This is not the first time that Barnard's star has been the focus of attention for exoplanet-hunting astronomers.
It circles a cool red-dwarf star, smaller and older than the sun, completing one orbit every 233 days. But the methods we've used to detect a lot of them are biased toward finding large planets that orbit close to their host stars. Light from Barnard's Star provides its planet with only 2% of the energy the Earth receives from the Sun.
There is hope the planet could have a thick atmosphere trapping some heat, but astronomers say it's located beyond the "snow line" where any water on the surface is probably frozen. However, other teams were unable to confirm, and by the 1970s we knew the discovery was merely a product of defective instruments.
This is the first time that this technique has been used to detect a planet this small so far away from its host star. Though it is extremely close, Barnard's star is too faint to be seen with the naked eye'. Alpha Centauri's triple-star system (including Alpha Centauri A and B, plus Proxima Centauri) are the only stars nearer. With the Doppler effect, as a planet orbits a star, the planet's gravitational pull causes its star to wobble a little bit.
This image shows an artists's impression of the surface of Barnard's star b, a cold Super-Earth discovered orbiting Barnard's star 6 light-years away. While the star itself is ancient - probably twice the age of our Sun - and relatively inactive, it also has the fastest apparent motion of any star in the night sky. That's hard to do because, viewed from Earth, the planet is close to the star and swamped by its glare. As the star moves towards the Earth its spectrum appears slightly shifted towards the blue and, as it moves away, it is shifted towards the red. The timing of the signal indicates that the planet orbits at about the same distance as Mercury orbits our Sun.
To find this cold Super-Earth, the team-which included Carnegie's Paul Butler, Johanna Teske, Jeff Crane, Steve Shectman, and Sharon Wang-combined 20 years of data from seven different instruments, all of which were "stitched" together to form one of the largest and most-extensive datasets ever used for this method of planet detection.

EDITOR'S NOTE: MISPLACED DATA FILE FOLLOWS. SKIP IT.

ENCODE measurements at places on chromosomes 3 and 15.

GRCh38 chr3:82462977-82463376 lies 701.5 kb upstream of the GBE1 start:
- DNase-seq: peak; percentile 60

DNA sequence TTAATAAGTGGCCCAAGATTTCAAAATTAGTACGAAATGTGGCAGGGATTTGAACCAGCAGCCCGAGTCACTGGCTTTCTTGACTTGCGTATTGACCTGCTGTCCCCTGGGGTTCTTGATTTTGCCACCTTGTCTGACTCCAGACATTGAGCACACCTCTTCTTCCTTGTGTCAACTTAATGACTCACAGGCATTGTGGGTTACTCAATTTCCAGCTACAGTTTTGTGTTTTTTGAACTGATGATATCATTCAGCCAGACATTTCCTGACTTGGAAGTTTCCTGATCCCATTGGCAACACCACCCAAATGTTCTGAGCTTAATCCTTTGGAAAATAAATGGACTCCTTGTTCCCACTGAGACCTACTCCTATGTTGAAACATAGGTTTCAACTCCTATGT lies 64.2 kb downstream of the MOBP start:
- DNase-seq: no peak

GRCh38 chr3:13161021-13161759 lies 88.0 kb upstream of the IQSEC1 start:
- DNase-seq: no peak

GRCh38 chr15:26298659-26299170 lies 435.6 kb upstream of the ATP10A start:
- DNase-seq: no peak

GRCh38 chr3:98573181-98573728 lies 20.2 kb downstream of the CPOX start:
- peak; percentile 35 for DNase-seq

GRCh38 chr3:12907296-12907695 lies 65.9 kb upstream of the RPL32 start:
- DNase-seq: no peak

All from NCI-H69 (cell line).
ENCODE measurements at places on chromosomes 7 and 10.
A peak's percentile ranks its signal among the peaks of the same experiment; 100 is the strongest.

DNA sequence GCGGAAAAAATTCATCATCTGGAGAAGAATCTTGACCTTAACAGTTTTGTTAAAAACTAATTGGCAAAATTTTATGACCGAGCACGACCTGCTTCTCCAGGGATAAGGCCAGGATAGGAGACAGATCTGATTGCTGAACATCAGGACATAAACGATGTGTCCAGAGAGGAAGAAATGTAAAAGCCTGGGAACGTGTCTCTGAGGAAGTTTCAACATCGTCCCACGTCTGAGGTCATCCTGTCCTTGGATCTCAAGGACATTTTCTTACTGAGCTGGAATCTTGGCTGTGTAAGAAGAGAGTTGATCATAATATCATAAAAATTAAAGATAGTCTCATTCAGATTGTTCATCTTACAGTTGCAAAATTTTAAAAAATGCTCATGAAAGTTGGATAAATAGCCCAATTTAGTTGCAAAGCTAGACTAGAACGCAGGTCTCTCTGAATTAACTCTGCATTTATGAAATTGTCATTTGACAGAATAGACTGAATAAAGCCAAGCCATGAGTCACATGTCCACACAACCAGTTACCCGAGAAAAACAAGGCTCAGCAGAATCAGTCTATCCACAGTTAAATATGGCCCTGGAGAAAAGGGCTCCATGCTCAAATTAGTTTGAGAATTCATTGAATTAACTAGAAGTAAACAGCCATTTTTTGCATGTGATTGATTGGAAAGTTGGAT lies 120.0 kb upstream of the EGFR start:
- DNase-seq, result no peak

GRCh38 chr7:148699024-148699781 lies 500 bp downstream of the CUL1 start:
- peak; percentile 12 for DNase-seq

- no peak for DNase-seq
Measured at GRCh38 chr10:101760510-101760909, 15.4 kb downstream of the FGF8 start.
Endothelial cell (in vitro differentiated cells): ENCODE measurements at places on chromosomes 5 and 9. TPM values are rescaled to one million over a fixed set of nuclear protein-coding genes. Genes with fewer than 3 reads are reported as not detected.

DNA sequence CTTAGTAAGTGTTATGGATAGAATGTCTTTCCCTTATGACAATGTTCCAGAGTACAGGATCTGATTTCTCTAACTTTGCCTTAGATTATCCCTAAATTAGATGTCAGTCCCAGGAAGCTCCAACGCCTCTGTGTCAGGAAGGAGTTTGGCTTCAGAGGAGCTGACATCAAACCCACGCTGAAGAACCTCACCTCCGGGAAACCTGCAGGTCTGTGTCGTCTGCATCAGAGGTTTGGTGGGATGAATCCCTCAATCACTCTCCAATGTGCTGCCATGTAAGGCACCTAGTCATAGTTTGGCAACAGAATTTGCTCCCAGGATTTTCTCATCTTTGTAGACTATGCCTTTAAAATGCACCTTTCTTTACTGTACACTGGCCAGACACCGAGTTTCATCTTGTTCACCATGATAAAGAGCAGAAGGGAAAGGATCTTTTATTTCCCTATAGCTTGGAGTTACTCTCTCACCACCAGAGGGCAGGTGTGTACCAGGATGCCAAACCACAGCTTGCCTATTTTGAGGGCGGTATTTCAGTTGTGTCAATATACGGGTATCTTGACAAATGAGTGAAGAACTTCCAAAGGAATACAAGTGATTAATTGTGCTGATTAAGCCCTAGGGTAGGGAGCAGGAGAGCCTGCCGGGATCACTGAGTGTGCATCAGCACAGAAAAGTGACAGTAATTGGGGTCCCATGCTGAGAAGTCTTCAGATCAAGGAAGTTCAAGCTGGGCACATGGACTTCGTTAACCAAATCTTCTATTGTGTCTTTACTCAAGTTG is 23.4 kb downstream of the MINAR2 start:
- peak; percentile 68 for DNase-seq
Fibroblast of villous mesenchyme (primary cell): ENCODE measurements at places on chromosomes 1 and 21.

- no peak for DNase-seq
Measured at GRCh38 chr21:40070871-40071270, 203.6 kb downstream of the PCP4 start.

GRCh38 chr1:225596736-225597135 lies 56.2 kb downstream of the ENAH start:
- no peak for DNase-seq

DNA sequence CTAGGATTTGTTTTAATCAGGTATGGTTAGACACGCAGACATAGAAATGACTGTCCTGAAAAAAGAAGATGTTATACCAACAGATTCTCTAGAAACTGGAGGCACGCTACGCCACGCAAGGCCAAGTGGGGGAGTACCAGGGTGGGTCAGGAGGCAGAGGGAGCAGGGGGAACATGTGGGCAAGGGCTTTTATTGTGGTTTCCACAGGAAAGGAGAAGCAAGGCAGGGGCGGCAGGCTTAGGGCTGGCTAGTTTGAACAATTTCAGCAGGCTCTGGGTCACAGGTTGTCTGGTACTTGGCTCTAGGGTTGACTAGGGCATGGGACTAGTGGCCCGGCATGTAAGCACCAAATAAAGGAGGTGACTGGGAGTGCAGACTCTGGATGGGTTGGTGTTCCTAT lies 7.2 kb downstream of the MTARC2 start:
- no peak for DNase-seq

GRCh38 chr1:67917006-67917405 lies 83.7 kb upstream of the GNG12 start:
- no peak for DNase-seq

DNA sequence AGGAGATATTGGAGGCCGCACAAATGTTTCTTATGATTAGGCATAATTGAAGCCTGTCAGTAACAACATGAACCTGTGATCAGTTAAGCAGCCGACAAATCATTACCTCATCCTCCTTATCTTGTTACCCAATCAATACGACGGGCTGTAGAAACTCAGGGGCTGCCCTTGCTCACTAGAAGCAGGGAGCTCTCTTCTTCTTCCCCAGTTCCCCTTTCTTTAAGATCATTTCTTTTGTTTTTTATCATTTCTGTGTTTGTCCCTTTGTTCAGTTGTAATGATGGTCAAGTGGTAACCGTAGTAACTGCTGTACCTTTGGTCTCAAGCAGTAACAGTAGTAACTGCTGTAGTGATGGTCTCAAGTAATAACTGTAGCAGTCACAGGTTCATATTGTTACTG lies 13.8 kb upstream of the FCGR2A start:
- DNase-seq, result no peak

In 1997 the team started scanning Barnard's star using the Keck Observatory's HIRES instrument, which was designed by Vogt himself. The study found that at its distance from its star, any water on the planet would be frozen.
"It is the most common type of star in the galaxy-over 70 percent of Milky Way stars are like this dim, M dwarf star", Vogt said. Their analysis suggested there might be a signal of something orbiting with a 230 day period, but the data suffered from what the researchers term "very poor sampling".
"It´s important because it´s really our nextdoor neighbour and we like to meet our neighbours in general", Ignasi Ribas, from the Institute of Space Studies of Catalonia and Spain´s Institute of Space Sciences, told AFP. "This is the result of a large collaboration organized in the context of the Red Dots project, which is why it has contributions from teams all over the world including semi-professional astronomers coordinated by the American Association of Variable Star Observers".
"Difficult detections such as this one warrant confirmation by independent methods and research groups", Rodrigo Diaz, an astronomer at the University of Buenos Aires who was not involved in the research, wrote in a commentary for Nature.
Back in the 1960s Peter van de Kamp, a Dutch astronomer based in the United States, reported the discovery of two planets roughly the size of Jupiter orbiting the red dwarf.
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